Claire the Klutz

The Creation of Claire's Country Dress

Claire Pendington was born and raised into a prosperous family. Her father was a commissioned artist of the King so their family was well-favored in court. Claire, a beautiful girl of fifteen, watched her father in his art room intently. She mimicked his styles, and often times he would let her work in his art room, with his pencils and various water-colors. Claire's only vice in the art room was that in the passion of creating landscapes, intricate designs, and even portraits she would wipe her hands on her gowns or spill water-colors on her dress.

Her father knew of her clumsy mishaps in the art room very well; he was always buying her new clothes and shaking his head in disappointment. One day her father was having a guest for dinner and they were to go to a court function. Claire was to attend and she was draped in a beautiful baby blue silk polonaise. This was Claire's first function at court and so her father told her, "Claire, please do not go into my art room before the guest arrives. I do not want anything staining your dress. You must be presentable." Claire looked up at him with her bright blue eyes and replied, "Father, you worry so. I will not stain my gown."

But Claire could not resist going into her father's art room before the guest arrived. She was working on her latest "masterpiece" and had to finish. She crept into the brightly lit space and approached her painting of the interpretation of her father's grounds. Just as she was finishing the weeping willow in her painting, she placed the sea-green water-color on the table in front of her. With her final stroke she swept the brush down the canvas and her wrist hit the jar of green water-color causing it to spill on the front of her new polonaise.

Claire quickly grabbed her maidservant, Anne, and ran to her bedchamber. She shrieked, "Anne, you must help me quick. I've spilled water-color and need to be fitted in something else immediately!" Anne quickly helped her out of the soiled dress placing it on the chair in Claire's bedchamber. She helped Claire into a pink petticoat, an elaborately laced stomacher, and an open robe. Claire glanced at herself in the mirror and shouted, "This won't due. I'm headed to court! Ah, my father just bought me a new mantua a few weeks ago. It's in the closet. Let's try it." Anne fetched the elaborate forest-green mantua from the closet and hurriedly helped Claire into it.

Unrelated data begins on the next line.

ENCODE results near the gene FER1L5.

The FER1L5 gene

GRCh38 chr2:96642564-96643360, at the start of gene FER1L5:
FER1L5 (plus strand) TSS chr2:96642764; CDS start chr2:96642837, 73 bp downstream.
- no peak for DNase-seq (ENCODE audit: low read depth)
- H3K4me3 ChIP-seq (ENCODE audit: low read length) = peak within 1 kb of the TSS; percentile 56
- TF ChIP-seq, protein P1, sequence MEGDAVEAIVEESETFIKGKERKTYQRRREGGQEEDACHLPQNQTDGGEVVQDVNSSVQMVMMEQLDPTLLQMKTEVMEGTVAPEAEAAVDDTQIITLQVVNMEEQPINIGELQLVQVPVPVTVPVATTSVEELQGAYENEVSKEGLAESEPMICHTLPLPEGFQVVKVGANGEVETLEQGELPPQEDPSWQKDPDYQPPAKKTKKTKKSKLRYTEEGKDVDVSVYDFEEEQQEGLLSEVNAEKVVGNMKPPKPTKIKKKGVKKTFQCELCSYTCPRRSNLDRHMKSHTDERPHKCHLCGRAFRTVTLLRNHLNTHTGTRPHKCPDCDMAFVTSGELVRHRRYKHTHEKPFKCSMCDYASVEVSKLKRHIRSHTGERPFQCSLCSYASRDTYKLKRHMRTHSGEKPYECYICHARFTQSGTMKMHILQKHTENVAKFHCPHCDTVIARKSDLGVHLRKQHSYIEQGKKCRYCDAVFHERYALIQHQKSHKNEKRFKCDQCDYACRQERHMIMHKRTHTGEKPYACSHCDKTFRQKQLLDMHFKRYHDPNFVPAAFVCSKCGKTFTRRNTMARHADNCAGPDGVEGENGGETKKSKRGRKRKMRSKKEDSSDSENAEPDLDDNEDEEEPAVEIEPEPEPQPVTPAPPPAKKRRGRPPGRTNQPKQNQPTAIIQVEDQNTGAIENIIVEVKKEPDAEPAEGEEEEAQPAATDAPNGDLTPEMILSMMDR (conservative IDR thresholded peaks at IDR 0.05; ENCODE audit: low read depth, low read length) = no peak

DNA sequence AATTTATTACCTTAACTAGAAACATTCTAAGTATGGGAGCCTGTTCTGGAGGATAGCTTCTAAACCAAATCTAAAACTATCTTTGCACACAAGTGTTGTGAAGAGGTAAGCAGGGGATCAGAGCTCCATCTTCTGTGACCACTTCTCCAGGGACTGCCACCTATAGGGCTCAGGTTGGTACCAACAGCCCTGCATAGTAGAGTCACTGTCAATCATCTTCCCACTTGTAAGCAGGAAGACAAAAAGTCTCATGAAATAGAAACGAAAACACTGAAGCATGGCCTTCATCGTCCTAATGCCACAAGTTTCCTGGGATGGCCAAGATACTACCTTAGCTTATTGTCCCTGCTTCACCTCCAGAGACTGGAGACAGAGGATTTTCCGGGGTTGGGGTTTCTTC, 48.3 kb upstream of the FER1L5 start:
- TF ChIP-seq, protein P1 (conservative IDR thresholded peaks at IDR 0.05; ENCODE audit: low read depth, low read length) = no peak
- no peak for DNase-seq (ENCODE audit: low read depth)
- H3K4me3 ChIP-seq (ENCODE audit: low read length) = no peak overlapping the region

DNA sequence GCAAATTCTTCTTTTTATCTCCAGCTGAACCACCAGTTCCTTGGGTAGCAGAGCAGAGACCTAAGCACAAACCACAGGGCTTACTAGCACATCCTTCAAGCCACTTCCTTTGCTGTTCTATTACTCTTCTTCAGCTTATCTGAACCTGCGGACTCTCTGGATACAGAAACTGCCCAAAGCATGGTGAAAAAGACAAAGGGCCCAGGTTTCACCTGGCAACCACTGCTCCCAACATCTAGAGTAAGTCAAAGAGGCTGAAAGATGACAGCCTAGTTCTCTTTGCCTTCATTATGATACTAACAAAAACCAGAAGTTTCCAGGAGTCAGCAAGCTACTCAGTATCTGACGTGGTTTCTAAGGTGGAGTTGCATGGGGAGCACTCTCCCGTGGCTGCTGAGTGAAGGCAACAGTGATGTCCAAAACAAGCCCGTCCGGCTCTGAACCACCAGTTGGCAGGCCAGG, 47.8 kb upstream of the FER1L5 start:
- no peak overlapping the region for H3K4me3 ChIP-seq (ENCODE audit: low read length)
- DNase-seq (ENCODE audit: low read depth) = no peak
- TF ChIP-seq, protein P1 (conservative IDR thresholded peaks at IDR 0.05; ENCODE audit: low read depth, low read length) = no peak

A servant came to to tell Claire her father's guest had arrived. As Claire descended the stairs, her father waited at the botttom. She was a site of pure elegance. He said, "Claire, you look absolutely radiant. Weren't you in something else earlier though, something blue perhaps?" Claire looked at him with her soft blue eyes and replied, "Father, a lady must change a few times to get her outfit just right."

The courtly event was spectacular. And when Claire and her father returned home that evening, Claire went to her chamber where Anne helped her prepare for bed. As Claire walked towards her closet, she noticed the soiled polonaise on her chair. "Anne, I would've expected you to get rid of this garment." As she held it up, she exclaimed, "Oh! Anne come look at this! Isn't it beautiful?" The green water-color had soaked and streaked the silk fabric creating a type of floral pattern. "I could design a dress from this. You know just today my father was speaking of my cousin, Mary, who lives in the country. He was saying that she is to be married. I know just what I can do!"

Claire was hard at work, back in her father's art room. She began designing in pencil floral patterns on an open robe. She was designing a new country wedding dress. She immediately took her designs to her father's tailor who transposed her images and patterns into a printed dress. Claire rejoiced at the finished product.

Claire gave the dress to her cousin, who absolutely adored it, as did many of the guests at the wedding. Soon Claire was bombarded with inquiries and requests about her country wedding dresses. Soon she opened a shop in collaberation with her father's tailor called Claire's Country Dress Shop. People came from miles around to purchase Claire's fine dresses. And while she still enjoyed artistry, she decided to stick to the pencils and leave the water-colors to her father.